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Climate Change Risk, Stress, and Adaptation Sammy Zahran, PhD Assistant Professor Colorado State Uni

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Title: Climate Change Risk, Stress, and Adaptation Sammy Zahran, PhD Assistant Professor Colorado State Uni


1
Climate Change Risk, Stress, and
AdaptationSammy Zahran, PhDAssistant
ProfessorColorado State University
2
Discussion Outline
  • Introduction and Problem Statement
  • The Cities for Climate Protection Campaign
  • Collective Action and Selective Incentives
  • Variable Operations and Data Sources
  • Logistic Regression and Scatter Plot
  • Conclusion

3
Climate Change Risks
  • Climate change risks are social, economic, and
    ecological.
  • Risks are distributed unevenly by geography.
  • Risks are selectively harmful to coastal,
    maritime and low-lying island societies.
  • Risks are potentially beneficial.
  • Government willingness to participate in policy
    solutions to mitigate and adapt to climate change
    risks may be explained by these geographic
    specific impacts.

4
Climate Planning Risks
  • Climate policies designed to stabilize CO2
    emissions.
  • Climate policies distribute costs and benefits
    unevenly by geography.
  • The willingness of a government to support a
    climate policy solution may be partially
    determined by the relative distribution of costs
    and benefits that accompany policy action.

5
Local Climate Planning
  • 100 U.S. localities joined the Cities for
    Climate Protection (CCP) campaign sponsored by
    the International Council for Local Environmental
    Initiatives (ICLEI).
  • ICLEI coordinates mitigation efforts of 700
    municipalities globally.
  • Localities recognize climate change as a
    significant local concern, and commit to
    reduction of local GHG emissions.

6
The Rationality on Non-Participation
  • Reducing local emissions will not fully insulate
    a locality from the adverse transboundary
    effects.
  • The costs of climate change mitigation may be
    greater than the expected benefits.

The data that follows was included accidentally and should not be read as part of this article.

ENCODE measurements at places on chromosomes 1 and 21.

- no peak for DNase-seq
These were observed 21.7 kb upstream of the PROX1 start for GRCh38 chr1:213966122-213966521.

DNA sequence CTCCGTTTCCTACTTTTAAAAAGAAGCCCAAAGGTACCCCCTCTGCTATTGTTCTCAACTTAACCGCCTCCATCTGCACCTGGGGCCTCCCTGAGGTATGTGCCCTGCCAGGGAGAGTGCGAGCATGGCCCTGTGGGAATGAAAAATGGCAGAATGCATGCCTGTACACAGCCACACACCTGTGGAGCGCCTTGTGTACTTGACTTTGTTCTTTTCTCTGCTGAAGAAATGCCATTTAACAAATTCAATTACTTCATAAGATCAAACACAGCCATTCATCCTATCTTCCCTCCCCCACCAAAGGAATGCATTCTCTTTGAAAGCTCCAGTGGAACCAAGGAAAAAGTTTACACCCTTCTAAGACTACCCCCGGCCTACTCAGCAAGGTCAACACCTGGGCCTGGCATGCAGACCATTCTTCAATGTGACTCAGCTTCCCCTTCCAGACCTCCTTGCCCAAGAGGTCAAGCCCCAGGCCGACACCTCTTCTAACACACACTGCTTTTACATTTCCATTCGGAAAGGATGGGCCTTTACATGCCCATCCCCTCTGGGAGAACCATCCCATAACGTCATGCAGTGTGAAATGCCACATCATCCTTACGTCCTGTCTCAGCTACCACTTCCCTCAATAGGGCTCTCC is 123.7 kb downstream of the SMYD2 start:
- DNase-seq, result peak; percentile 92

• The collective benefits of climate protection are
    non-excludable.
  • No federal assistance for the implementation of
    climate change protection programs.
  • Why would a U.S. locality commit to the CCP
    campaign when there are strong incentives to do
    otherwise?

7
Cities for Climate Protection Campaign
  • Estimated 78 percent of CO2 emissions from
    cities.
  • Spiky world.
  • ICLEI Urban CO2 Reduction Project.
  • Toronto Target.

8
Collective Action and Selective Incentives
  • ICLEI has no regulatory authority.
  • Collective benefits are non-excludable.
  • CCP campaign more likely to succeed if localities
    accrue selective (excludable) benefits from
    participation.
  • A separate and selective incentive will stimulate
    a rational individual in a latent group to act in
    group-oriented ways.
  • Mancur Olson 1965

9
Place as a Source of Selective Incentives
  • Uneven geographic distribution of expected costs
    and benefits is the analytic pivot to predict
    variation in CCP campaign involvement.
  • Selective incentives to participate in the CCP
    campaign spring from two major sources
  • The extent to which a locality is vulnerable to
    the risks of climate change and variability.
  • The socioeconomic capacity of a locality to
    commit to emission reduction targets.

10
Climate Change Risk Incentives
  • Coastal proximity and water risk.
  • Expected temperature change.
  • Extreme weather events.
  • Constitute a localitys selective vulnerability
    to climate change.
  • All things held equal, localities with higher
    vulnerability to the risks of climate change are
    significantly more likely to commit to the CCP
    campaign.

11
Socioeconomic Capacity Incentives
  • Carbon intensive activities and industries.
  • Political and civic composition.
  • Environmental concern.
  • All things held equal, localities with higher
    socioeconomic capacity are significantly more
    likely to commit to the CCP campaign.

12
Dependent Variable
  • CCP Campaign Status
  • A locality receives a score of 1 if it has
    officially committed to the CCP campaign by
    council resolution and a score of 0 if not.
  • Overall, 112 counties examined were party to the
    CCP campaign as of November 2005.

13
Localities Party to the Cities for Climate
Protection Campaign
14
Independent Variable Measurement
15
Binary Logistic Regression Coefficients
Estimating Odds of CCP Commitment
16
Spatial Distribution of Climate Change Risk at
the County Scale
17
Spatial Distribution of Socioeconomic Capacity at
the County Scale
18
Distribution of Climate Change Risk for
Metropolitan Areas in the United States
19
Distribution of Climate Change Stress for
Metropolitan Areas in the United States
20
Scatter Plot of Risk and Capacity by CCP Status
High-High
Low-Low
Socioeconomic Capacity Dimension
21
Conclusion
  • Proximity to the coast, expected temperature
    change, and previous casualties from natural
    hazards such as floods and hurricanes are
    significant triggers for CCP involvement.
  • Higher risk selectively motivates participation
    in the CCP campaign.
  • CCP localities are responding to the threats of
    climate change.
  • Socioeconomic makeup is significant.
  • Recruitment options High-High as low hanging
    fruit.
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